You Need a Reservation to See This Stunningly Beautiful Tree in Person

Every year, at the end of October, tens of thousands of people flock to a Buddhist temple in China to see a majestic gingko biloba tree shed its foliage and turn the temple compound from green to gold.

The Gu Guanyin Buddhist temple in the Zhongnan Mountains of China’s Shaanxi Province is home to a 1,400-year-old gingko biloba tree that some say was planted for the Tang dynasty (618–907) emperor Li Shimin, one of the greatest rulers in Chinese history. It towers majestically over the temple, and for a few days every autumn, it rains down a gold carpet of leaves that stands out against the muted tones of the season. Because of its striking appearance, it has been called the world’s most beautiful gingko biloba tree, and has become a tourist attraction in it own right.

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Bua Thong Sticky Waterfalls – A Waterfall You Can Climb With Your Bare Feet

Waterfalls are notoriously slippery, so trying to climb them without specialized gear is usually a bad idea, but at the Bua Thong Waterfalls in Thailand’s Chiang Mai province visitors can climb almost vertical falls using only their hands and feet.

The so-called Sticky Waterfalls get their name from the incredibly grippy limestone rocks that the water runs over. They feel like a very hard sponge to the touch and even though they can be described as prickly, you can easily climb them barefoot without hurting yourself. Because no algae or slimes adheres to this callous rock surface, the limestone creates enough friction to prevent slipping, allowing anyone in decent physical shape to climb even the steepest parts of the waterfalls.

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Monster of the Caspian Sea – A Once Glorious Soviet Aircraft Rusting Away on a Beach

Developed during the 1980’s in Soviet Russia, the futuristic looking MD-160 Lun-class ekranoplan had been sitting unused at a Russian naval base since the late 1990’s, but has now been beached on the shores of the Caspian Sea, as part of a plan to turn it into an ocean-side tourist attraction.

Known as the Caspian Sea Monster, the giant ekranoplan was designed in 1975 by Rostislav Evgenievich Alexeyev, a prominent developer of of hydrofoil ships and ground effect vehicles. It used a cushion of air beneath its giant wings to hover at about 13 feet above water, making it hard to detect. It was built as part of the Soviet WIG program, which dated back to the 1960’s Cold War, and was the only Lun-class ekranoplan to ever be completed and equipped with supersonic missiles.

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Would You Spend a Night in This Mountain Cabin Perched on the Side of a Cliff?

La Casa en el Aire (literally ‘The House in the Air’ in Spanish) is a unique hostel perched on a cliff face, about 30 meters above ground, in the Colombian mountains.

Built primarily out of wood and featuring a tin roof, Casa en el Aire is attached to Cerro San Vicente, a monumental rock formation that rises up among the coffee landscape in rural Abejorral, Colombia’s Antioquia region. It is held in place by several steel wires connected to the cliff and supported by a long wooden pole also placed against the cliff. It stands about 20 meters above ground, at an altitude of about 2,500 meters above sea level. It is connected to a more stable-looking cable via a hanging bridge along the cliff face.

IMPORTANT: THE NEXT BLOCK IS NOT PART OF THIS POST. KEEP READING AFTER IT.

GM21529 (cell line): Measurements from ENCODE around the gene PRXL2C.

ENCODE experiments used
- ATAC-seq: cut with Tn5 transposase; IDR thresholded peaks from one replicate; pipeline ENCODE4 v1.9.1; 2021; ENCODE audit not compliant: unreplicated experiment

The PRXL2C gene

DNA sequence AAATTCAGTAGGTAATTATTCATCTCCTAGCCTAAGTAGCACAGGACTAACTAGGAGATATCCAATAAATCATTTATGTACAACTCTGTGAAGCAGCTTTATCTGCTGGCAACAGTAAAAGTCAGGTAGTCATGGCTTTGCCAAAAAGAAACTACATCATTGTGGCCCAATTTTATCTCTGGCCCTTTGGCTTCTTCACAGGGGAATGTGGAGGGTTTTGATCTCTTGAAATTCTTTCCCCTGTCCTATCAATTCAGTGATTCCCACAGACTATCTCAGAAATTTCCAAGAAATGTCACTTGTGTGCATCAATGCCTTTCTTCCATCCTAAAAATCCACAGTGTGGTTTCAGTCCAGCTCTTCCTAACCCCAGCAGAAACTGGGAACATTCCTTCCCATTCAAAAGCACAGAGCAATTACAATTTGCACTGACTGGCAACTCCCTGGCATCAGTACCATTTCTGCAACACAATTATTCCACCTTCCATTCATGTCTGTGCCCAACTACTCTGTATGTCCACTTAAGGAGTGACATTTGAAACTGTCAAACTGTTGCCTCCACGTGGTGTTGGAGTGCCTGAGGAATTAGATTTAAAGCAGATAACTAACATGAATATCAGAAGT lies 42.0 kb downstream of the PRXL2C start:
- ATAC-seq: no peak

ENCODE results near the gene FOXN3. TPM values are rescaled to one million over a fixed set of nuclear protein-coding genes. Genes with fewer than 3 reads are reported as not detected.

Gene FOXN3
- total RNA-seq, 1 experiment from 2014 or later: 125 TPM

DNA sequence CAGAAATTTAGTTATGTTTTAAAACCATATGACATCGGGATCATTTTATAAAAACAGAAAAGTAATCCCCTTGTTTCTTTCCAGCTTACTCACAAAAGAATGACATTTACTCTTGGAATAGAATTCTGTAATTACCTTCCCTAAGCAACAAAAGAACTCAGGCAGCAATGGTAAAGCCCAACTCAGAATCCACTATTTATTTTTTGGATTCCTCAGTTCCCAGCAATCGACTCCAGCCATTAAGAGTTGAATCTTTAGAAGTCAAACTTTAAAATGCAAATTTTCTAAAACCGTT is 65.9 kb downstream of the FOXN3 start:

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Nekobiyaka – The World’s Only Black Cat Cafe

The Japanese castle town of Himeji is home to the only known black cat café in the world, Nekobiyaka, where you can enjoy a refreshing drink in the company of about a dozen black felines.

There are hundreds of cat cafes all over Japan, but only one dedicated exclusively to black cats. Nekobiyaka opened in 2013 and has since become somewhat of a tourist attraction in Himeji. The owner, Ms. Yagi, came up with idea of a black cat café as a way of increasing the felines’ chances of finding a forever home. As in most places around the world, the rate of adoption for black cats in Japan is significantly lower than for all other colors, and many of them end up euthanized. At Nekobiyaka, visitors get to interact with black felines and discover that the stigma and superstition surrounding them is simply ridiculous.

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The World’s Tallest Hedge Is a Breathtaking Sight to Behold

The Meikleour Beech Hedge, located near the village of Meikleour, in Scotland, measures 30 meters (98 feet) in height, making it the tallest hedge in the world.

Planted in 1745, the Meikleour Beech Hedge now lies alongside the A93 Perth-Blairgowrie Road and can be viewed all year round. It is recognized by the Guinness Book of Records as the highest hedge in the world, and is most impressive to behold during Spring, when the young green leaves reflect the light, as well as in Fall, when the trees turn russet and gold.

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World’s Longest Golf Course Spans 1,365 Kilometers, Takes 5 Days to Complete

There are some long golf courses out there, some covering over 8,000 yards, but they all seem tiny when compared to the world’s longest golf course, which spans a whopping 1,365 kilometers.

Nullabor Links is an 8-hole par-72 golf course that stretches along the Eyre Highway, from Kalgoorlie in Western Australia to Ceduna in South Australia. Legend has it that the course was created to give truck drivers something to do on this remote stretch of road, but according to several sources, it was just a wacky idea born over a few bottles of wine between two golf enthusiasts looking for a way to keep tourists along Eyre Highway in the area for longer. Their concept, to create the world’s longest golf course proved a huge hit, one that continues to grow in popularity.

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Pfunds Molkerei – The World’s Most Beautiful Dairy Shop

Imagine walking into the most pompously adorned room at Versailles to buy a piece of cheese or some yogurt. That’s probably the feeling you get when you step into the Pfunds Molkerei, officially the most beautiful dairy shop in the world.

Located at Bautzner Straße 79, in Dresden, Germany, Pfunds Molkerei is one of the most popular tourist attractions in the German city, with over 500,000 tourists stopping by every year. That’s fairly unusual for a dairy shop, but then again, this isn’t your average dairy shop; it has more of a palace vibe, although some say it looks much better than most palace interiors. The whole place is decorated with ceramic tiles produced by Villeroy & Boch and hand-painted in the Neo-Renaissance style by local artists. In 1998, Pfunds Molkerei was awarded the title of “World’s Most Beautiful Dairy Shop” by Guinness Records.